Lavishly illustrated and based on the finest scholarship, The Oxford History of the American West is the first comprehensive study to do full justice to the rich complexity of this region. It brings together the work of twenty-eight leading western historians who explore this area from a dazzling number of perspectives. They provide insightful portraits of the West as a distinctive place of varied peoples--native and non-native, European and Asian, African and Latino--and of varied terrain--from the timbered Pacific Northwest to the Dakota Badlands, and from the fires of Kilauea to the ice cliffs of Glacier Bay, Alaska. They describe the great wealth generated by a series of spectacular bonanzas, such as gold at Sutter's Mill, copper in Butte, Montana, and oil on Alaska's north shore; illuminate the role of the West in the national and global economy; and consider the environmental challenges created by replacing buffalo with cattle or by designating national parks and military test sites. The book also examines the social forces behind the violence of the West, the great political movements that affected the region (most notably, the Populist Party), and the importance of families in settling the West (for instance, tracing one family's westward migration over 150 years). The authors provide important insights about many longstanding controversies, and they offer not only the fruits of the latest thinking about the West, but also a vivid sense of how people actually lived. For instance, we read of pioneers who grated green corn to make pudding they flavored with berries and grasshoppers, and who ate the culms (the soft inner linings of the stalks) like asparagus. Finally, each chapter concludes with an extensive annotated bibliography, offering a full review of related material, and there is a comprehensive index to guide readers to topcis of special interest.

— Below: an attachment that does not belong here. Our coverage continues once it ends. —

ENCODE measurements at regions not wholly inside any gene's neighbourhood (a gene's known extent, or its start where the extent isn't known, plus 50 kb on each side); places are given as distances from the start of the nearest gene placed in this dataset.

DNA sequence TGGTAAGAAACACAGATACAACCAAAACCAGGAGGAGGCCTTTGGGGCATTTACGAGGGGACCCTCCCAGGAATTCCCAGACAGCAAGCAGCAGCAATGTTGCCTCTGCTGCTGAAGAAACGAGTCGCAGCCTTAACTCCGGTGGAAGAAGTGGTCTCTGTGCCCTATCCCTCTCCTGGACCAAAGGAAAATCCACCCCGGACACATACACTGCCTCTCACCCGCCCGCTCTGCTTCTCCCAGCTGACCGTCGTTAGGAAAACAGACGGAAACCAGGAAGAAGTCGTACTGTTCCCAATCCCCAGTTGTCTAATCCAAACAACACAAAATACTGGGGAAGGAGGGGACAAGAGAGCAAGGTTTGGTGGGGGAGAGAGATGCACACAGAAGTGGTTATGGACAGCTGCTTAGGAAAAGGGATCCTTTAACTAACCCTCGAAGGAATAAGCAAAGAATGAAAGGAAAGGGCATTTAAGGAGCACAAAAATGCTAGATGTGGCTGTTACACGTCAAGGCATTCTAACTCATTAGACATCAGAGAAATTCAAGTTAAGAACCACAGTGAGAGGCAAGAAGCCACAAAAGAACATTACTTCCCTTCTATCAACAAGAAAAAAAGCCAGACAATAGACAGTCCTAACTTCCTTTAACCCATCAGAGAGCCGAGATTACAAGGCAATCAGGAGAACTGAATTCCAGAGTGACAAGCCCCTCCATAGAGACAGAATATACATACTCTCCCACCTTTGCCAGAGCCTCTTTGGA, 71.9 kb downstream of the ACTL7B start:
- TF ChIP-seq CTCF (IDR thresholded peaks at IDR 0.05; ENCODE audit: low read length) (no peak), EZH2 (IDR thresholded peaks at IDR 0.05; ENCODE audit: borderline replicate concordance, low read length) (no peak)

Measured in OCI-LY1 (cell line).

Ranging from a thoughtful analysis of John Ford's classic My Darling Clementine, to a revisionist look at cattle grandee Granville Stuart (once Montana's most revered pioneer), to a survey of Western art and literature (including figures as diverse as Francis Parkman, Frederic Remington, Willa Cather, Georgia O'Keeffe, and N. Scott Momaday), this lively, authoritative volume continually challenges the familiar as it broadens the reader's understanding of a vast and varied region.